Stock buybacks are often considered a bullish sign that management thinks its company's stock is cheap. By investing in their company, executives can not only get a better return, but also return capital to shareholders, just like dividends.

A quick take on buybacks
Done right, repurchasing shares increases earnings per share, assuming profits remain stable. A company with $1 million in earnings and 1 million shares outstanding will have EPS of $1.00. Buying back 250,000 shares leaves 750,000 shares outstanding; if total profits remain $1 million, the company's EPS will increase 33% to $1.33 ($1 million divided by 750,000).

Buybacks boost earnings per share without any new profit growth. Couple that with actual expanding profits, and you have an explosive combination of earnings-per-share growth. Here's last week's list of buyback contenders.

We're looking for companies that have announced stock buyback programs. Then we'll head over to Motley Fool CAPS to get some insight into what the investing community thinks the best prospects are. If companies announce stock buybacks, and CAPS' top investors endorse their prospects for the future, Fools should take notice.

Here's the latest list of some of the companies to announce share repurchase programs.


Buyback Announcement Date

Amount of Buyback

CAPS Rating

Henry Schein (NASDAQ:HSIC)


$100 million*




4 million shares


Pain Therapeutics (NASDAQ:PTIE)


$20 million


Norfolk Southern (NYSE:NSC)


75 million shares*


First State Bancorp (NASDAQ:FSNM)


5% of outstanding shares


Source: Company press releases; CAPS ratings courtesy of Motley Fool CAPS.
*Expanded previously announced buyback program.

The CAPS advantage
Every day, tens of thousands of investors rank whether thousands of stocks will outperform or underperform the market. CAPS, the Fool's collective intelligence service, takes those ratings from professional and amateur investors alike, overweights the most successful and accurate opinions, and assigns each company a CAPS rating from one to five stars.

So what do Fools have to say?

  • Top-rated all-star CAPS player PopsDaniecki sees the railroad operator Norfolk Southern as an easy decision to make: "Rail, more 'stuff', moved farther, CHEAPER, than any other means. Energy shortage? Fuel problems? Costs of doing business going up here compared to other means? This really seems like one that doesn't require anything but the ability to push a button! The one marked 'PROCESS ORDER'."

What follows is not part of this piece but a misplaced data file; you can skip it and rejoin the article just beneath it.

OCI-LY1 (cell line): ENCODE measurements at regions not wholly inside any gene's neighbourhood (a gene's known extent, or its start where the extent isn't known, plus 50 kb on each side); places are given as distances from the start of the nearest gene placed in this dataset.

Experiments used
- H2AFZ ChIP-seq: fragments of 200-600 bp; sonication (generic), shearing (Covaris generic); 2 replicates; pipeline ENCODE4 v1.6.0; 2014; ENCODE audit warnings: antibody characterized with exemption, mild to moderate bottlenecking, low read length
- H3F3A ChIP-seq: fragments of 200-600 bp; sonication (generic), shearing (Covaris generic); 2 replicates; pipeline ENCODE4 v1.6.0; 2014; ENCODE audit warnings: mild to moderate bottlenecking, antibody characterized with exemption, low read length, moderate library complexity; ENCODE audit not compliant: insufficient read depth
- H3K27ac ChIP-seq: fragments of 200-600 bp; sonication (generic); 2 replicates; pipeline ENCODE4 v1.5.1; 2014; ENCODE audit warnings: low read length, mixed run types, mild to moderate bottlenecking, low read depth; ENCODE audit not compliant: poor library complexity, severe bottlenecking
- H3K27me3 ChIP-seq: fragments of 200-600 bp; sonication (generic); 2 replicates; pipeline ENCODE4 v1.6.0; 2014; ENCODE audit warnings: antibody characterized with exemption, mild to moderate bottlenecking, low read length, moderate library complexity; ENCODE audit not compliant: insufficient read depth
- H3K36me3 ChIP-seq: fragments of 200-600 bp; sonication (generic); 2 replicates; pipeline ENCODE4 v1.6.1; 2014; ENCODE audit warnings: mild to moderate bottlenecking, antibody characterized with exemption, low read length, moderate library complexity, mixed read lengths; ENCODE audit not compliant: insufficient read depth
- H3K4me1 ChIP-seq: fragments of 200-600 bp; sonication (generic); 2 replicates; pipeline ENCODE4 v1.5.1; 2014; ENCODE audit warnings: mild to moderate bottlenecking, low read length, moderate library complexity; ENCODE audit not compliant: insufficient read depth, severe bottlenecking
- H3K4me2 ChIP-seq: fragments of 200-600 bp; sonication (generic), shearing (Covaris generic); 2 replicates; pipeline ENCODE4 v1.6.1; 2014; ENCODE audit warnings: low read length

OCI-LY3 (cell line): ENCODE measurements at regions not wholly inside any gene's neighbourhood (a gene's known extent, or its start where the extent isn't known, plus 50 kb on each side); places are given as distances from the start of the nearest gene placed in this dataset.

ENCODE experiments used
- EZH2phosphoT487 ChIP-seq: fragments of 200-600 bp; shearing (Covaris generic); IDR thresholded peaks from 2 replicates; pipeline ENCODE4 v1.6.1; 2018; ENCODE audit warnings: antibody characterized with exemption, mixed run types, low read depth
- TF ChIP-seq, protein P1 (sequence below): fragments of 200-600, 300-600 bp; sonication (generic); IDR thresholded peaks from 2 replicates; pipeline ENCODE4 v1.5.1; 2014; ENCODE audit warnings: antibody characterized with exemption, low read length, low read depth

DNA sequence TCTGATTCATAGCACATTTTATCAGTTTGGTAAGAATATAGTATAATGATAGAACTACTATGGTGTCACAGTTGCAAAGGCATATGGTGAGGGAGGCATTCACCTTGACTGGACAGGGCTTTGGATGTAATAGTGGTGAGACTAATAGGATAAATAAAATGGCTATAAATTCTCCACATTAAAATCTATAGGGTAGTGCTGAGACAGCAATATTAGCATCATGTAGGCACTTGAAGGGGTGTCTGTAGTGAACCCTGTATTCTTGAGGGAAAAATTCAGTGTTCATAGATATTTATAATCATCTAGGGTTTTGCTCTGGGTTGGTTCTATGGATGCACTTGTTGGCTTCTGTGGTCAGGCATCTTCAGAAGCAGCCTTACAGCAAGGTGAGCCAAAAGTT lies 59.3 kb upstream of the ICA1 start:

• Pain Therapeutics is a small biopharmaceutical trading around 26% lower than its recent highs. greenwavenick, another top-rated CAPS player, notes: "They have three drugs in the pipeline including one, Oxytrex, that just began Phase III of FDA Approval and another, Remoxy, that is farther along in them. Additionally, PTI-202 just successfully completed its Phase I FDA Approval.

    "PTIE entered into an agreement with King Pharmaceutical to finance the R&D of these drugs. Under the terms of the agreement, PTIE received an upfront payment of $150M, will received $150M in milestone payments and King is responsible for all costs related to the development of these products...

    "Furthermore, PTIE has $214M in cash on hand ($4.84 per share), meaning 56% of the market cap is in cash. The company does not report any debt. They also have strong insider ownership at 37%."

Tracking their commitment
Later on, we'll follow up and see whether these companies have followed through on their buyback announcements. A company's promise to repurchase its stock doesn't guarantee that it ever actually will. Sometimes, companies will announce a share buyback just to prop up the stock price, so we'll check in with these firms later to see whether they've lived up to their word.

Foolish fallout
You've seen what the companies have said. You've read what the CAPS players think. Now it's time to add your voice. Motley Fool CAPS is a completely free, fun service where you can pit your intellect against thousands of your fellow investors. Click here to sign up today.

Fool contributor Rich Duprey does not own any of the stocks mentioned in this article. You can see his holdings here. The Motley Fool has a disclosure policy.